Picking a pithy title for your research paper could significantly improve its impact, new analysis suggests.
While many researchers might not worry too much about finding a memorable or eye-catching title for a new journal paper, a recently published study indicates that a longer and more convoluted title could seriously harm its chances of doing well.
According to an examination of the titles of around 155,000 journal articles submitted to the UK’s most recent research excellence framework (REF), papers with briefer titles tend to be cited more frequently.
Across 10 of the 11 units of assessment covering 36 disciplines in the 2014 REF, “citations significantly decline with title length”, according to the paper, “An analysis of the titles of papers submitted to the UK REF in 2014: authors, disciplines, and stylistic details”, by John Hudson, professor of economics at the University of Bath, in a recent edition of the journal Scientometrics.
That effect was more marked in certain subjects, including clinical medicine, biology and physics, and less so in disciplines such as computer science and economics, according to the study.
“A longer title generally means a paper is less likely to receive citations,” Professor Hudson told Times Higher Education.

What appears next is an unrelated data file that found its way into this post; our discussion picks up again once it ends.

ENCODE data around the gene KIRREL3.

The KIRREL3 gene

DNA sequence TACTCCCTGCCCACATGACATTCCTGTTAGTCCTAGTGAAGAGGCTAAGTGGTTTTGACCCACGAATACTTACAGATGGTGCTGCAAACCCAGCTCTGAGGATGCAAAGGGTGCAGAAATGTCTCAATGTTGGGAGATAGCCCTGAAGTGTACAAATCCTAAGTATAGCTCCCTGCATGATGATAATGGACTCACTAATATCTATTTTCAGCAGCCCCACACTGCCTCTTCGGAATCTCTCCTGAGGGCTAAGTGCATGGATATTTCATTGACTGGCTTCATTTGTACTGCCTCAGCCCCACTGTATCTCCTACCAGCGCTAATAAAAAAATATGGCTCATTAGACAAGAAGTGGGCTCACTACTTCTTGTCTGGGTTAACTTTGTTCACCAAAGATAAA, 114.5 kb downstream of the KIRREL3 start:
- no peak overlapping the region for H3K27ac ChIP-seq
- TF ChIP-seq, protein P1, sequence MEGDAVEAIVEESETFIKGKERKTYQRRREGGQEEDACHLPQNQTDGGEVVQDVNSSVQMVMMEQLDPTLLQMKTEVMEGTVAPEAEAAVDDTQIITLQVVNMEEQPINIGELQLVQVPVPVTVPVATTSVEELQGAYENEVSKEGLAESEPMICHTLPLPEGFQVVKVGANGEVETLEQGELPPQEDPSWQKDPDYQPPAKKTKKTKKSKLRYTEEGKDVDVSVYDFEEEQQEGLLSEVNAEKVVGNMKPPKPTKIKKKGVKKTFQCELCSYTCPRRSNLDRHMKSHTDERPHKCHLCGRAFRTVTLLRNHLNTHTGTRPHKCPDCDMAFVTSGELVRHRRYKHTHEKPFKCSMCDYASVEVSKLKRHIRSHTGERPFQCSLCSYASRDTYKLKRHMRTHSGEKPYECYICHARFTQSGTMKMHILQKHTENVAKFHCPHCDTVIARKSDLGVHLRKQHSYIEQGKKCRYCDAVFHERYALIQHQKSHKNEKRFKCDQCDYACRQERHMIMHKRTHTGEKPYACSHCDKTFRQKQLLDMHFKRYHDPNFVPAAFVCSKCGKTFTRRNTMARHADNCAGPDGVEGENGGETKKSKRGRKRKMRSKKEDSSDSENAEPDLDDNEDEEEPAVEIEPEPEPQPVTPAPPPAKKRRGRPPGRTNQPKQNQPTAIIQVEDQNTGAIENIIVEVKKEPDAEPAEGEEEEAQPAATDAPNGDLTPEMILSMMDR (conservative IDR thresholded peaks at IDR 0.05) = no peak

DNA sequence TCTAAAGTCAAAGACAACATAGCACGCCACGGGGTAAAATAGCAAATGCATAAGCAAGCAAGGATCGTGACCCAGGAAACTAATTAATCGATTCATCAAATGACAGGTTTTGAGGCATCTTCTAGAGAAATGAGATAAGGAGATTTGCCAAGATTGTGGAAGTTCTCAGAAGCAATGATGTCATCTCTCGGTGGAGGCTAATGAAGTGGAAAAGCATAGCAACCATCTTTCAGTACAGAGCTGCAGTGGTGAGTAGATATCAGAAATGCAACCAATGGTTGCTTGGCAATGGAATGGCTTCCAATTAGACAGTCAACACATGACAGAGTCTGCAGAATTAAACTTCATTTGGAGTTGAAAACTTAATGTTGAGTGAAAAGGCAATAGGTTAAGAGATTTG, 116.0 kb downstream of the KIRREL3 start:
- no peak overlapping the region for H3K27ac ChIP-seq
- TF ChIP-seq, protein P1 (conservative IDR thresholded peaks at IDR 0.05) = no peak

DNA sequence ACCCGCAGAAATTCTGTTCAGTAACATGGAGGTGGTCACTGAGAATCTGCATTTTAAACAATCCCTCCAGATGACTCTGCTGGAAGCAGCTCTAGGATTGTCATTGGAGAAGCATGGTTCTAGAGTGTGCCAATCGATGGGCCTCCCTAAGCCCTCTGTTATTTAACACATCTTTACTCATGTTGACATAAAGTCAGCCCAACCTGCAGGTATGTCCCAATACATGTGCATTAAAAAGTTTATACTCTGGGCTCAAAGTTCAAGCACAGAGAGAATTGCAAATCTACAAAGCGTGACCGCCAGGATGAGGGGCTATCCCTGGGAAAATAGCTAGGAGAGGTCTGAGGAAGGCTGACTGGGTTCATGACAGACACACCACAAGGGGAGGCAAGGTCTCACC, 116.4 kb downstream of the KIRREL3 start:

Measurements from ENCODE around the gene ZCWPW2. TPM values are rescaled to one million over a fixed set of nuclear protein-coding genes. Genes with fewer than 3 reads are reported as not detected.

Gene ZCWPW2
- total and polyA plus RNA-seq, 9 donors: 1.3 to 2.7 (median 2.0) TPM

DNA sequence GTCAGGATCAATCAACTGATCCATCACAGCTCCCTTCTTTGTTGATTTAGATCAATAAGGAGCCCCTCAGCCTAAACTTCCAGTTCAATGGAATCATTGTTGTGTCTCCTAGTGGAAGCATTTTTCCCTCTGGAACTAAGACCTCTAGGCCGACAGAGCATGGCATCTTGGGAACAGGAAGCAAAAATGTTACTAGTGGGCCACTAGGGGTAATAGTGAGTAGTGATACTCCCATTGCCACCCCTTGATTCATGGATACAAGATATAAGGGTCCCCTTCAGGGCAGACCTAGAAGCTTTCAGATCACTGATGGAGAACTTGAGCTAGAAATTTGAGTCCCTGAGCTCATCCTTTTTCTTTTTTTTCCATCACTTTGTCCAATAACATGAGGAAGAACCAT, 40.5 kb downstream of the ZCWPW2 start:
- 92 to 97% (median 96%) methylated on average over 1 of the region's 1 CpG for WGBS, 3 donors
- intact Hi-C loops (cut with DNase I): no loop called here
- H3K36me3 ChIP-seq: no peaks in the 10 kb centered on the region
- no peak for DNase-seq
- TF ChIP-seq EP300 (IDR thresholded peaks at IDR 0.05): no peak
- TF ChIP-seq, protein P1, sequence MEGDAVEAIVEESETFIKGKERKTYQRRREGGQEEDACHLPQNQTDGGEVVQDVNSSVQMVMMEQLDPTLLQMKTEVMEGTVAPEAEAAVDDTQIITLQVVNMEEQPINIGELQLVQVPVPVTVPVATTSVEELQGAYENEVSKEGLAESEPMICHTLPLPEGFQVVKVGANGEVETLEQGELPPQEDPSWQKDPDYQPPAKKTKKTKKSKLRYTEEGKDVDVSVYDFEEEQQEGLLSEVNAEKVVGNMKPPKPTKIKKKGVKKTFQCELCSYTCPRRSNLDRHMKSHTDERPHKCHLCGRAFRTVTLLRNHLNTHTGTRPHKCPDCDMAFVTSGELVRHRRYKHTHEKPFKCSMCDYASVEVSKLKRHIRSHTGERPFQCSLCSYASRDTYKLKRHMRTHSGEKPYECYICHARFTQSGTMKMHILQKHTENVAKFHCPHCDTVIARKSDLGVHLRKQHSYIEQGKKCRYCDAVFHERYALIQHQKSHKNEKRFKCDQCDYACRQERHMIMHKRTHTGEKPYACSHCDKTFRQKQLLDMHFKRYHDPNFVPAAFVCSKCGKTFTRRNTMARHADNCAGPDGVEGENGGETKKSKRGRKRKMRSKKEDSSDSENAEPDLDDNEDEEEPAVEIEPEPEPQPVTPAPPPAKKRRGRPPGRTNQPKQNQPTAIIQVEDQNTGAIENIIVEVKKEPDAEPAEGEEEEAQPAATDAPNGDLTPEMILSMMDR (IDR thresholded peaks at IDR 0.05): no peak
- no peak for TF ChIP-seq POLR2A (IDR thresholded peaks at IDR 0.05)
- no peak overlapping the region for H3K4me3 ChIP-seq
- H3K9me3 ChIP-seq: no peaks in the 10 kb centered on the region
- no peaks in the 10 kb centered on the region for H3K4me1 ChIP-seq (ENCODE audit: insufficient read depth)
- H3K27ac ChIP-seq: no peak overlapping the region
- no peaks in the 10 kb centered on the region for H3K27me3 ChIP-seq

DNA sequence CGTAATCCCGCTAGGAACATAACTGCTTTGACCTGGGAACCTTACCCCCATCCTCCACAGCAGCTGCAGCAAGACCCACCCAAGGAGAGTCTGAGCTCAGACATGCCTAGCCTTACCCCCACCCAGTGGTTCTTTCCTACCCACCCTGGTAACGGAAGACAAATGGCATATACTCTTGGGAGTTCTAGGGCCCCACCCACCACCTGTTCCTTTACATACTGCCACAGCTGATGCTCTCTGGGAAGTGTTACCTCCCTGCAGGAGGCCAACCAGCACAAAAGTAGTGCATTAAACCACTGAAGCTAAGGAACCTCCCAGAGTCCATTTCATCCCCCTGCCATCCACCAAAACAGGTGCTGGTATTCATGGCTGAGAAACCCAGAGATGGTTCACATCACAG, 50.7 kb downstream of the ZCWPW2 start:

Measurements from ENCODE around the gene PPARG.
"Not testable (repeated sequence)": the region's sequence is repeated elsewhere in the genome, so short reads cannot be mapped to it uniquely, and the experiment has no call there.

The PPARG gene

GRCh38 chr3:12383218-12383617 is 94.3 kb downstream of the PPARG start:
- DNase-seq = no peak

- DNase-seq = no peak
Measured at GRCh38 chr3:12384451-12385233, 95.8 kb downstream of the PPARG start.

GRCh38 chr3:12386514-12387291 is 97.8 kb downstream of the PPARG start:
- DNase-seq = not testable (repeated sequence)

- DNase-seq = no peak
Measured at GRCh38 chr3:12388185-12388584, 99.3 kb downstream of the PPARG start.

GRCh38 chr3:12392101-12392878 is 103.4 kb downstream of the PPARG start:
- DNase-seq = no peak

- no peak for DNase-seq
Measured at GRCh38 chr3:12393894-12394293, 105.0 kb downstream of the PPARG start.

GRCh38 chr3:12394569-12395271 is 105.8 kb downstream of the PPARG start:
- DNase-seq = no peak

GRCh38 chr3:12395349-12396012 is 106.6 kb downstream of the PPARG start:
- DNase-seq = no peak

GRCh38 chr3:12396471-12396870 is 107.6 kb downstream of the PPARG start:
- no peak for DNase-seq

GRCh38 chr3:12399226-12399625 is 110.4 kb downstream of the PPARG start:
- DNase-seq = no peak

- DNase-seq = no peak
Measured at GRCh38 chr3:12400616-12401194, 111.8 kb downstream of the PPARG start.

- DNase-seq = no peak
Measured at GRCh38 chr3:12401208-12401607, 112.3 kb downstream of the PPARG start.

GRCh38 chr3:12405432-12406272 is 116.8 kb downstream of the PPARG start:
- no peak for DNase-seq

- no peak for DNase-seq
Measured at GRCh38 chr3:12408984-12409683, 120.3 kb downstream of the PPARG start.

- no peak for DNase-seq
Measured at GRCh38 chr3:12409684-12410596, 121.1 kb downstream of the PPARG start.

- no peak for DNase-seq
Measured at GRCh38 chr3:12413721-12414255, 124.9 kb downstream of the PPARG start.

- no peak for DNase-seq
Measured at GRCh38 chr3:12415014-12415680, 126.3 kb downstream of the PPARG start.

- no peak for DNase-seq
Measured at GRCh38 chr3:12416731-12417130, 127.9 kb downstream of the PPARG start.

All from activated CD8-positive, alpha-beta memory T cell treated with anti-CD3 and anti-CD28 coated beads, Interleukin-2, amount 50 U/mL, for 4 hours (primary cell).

Using a question mark in a journal paper’s title reduces the number of citations it received, he added.
However, using a colon tended to improve the citations received by a paper, Professor Hudson said.
“With a colon you have to divide up the title into two parts, so you have two messages for readers,” he said, noting that a dual title could broaden the appeal of a paper.
Overall, the discipline with the longest journal titles on average was public health, whose titles averaged 117 characters including spaces, followed by clinical medicine (113) and agriculture (110). The shortest titles tended to come in social sciences and humanities, such as economics (66 characters), Classics (69) and English language (74).
Political scientists and law academics were most likely to use question marks in their journal titles (almost a fifth of papers in these disciplines used them) but these were used by less than 1 per cent of papers submitted in maths and electrical engineering.
The average number of authors per paper differed significantly between disciplines; physics papers had 131 co-authors on average, but for history, philosophy and theology the average was 1.1 in each case, the study found.
Consistent with previous studies, those papers with multiple authorship tended to receive higher citation rates, but numerous authors also led to longer titles, Professor Hudson said.
Those longer titles may be the result of negotiation between numerous authors, he suggested.
“If they are compromising on titles, are they compromising on other aspects of research?” Professor Hudson said.
Disciplinary variation in the number of authors per paper also highlighted how it had been much more difficult for academics in certain disciplines to generate the four pieces of work required for the 2014 REF – a factor policymakers might wish to consider when finalising future research audits, he added.